A flashy new exhibit has come to the Maison Rouge, displaying over 100 historical and never-before-seen neon pieces from the 1940s to today. The first neon tube was invented by physicist and chemist George Claude exactly 100 years ago. The tube was presented to the public at the World’s Fair in Paris and was patented in 1923. But it was not until the 1940s that the usage of this technology really took off.
Conceived by David Rosenberg, the exhibition Neon, Who’s Afraid of Red, Yellow and Blue? brings together work from 1940s neon pioneers like Gyula Kosice and Lucio Fontana, 1960s neon artists Bruce Nauman and Stephen Antonakos and current groundbreakers Alfredo Jaar and Sue Webster, just to name a few. The Maison Rouge is a foundation dedicated to all the different facets of contemporary creation. It is a space known by Parisian for its unique exhibitions as well as the originality of the exhibition space itself. Now, the glow of hundreds of neon tubes has come to inhabit this establishment dedicated to modernity.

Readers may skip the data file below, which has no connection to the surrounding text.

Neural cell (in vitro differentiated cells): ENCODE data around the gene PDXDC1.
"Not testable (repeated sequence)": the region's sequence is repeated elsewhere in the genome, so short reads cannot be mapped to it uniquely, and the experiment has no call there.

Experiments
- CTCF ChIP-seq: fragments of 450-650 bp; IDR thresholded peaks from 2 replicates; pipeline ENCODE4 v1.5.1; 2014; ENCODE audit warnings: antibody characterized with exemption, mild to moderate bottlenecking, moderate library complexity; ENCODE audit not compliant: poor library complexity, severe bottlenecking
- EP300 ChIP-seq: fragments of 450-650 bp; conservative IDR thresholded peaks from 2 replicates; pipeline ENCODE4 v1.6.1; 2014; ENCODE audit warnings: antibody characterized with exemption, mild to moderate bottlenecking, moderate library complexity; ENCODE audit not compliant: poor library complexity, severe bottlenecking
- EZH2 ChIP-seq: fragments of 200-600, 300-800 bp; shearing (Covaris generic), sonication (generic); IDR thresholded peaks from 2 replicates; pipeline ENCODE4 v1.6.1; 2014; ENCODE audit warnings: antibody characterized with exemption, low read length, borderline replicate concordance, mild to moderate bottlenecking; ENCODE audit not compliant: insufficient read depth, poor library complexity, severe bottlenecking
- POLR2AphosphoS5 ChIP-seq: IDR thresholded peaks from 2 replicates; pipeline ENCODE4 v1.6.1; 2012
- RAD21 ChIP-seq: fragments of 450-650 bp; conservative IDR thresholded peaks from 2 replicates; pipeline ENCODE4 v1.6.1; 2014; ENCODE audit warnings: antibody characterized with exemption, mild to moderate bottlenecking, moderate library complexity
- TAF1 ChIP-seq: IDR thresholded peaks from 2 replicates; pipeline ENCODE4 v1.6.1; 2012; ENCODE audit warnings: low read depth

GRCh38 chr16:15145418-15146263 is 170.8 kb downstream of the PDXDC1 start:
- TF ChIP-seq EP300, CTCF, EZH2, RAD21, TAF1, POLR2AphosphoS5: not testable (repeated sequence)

An esthetic fantasy greets spectators as they walk through this collection. Bright fluorescent light magically guides the visitor through the exhibit. The most surprising thing about the exhibit is how versatile neon as a medium can be; artists have experimented with neon within the confines of such movements as Arte Povera — an Italian modern art movement, American minimalism, conceptual art and, of course, commercial design. Each piece uses color to challenge the spectator. Reds, green, blues, yellows and even whites interact, collide and create space in a way that delights the eye and tells a distinct story.
Visitors staying at one of the Grands Hotels Parisiens can explore this electric world until May 20, 2012 at the Maison Rouge located in the Bastille neighborhood.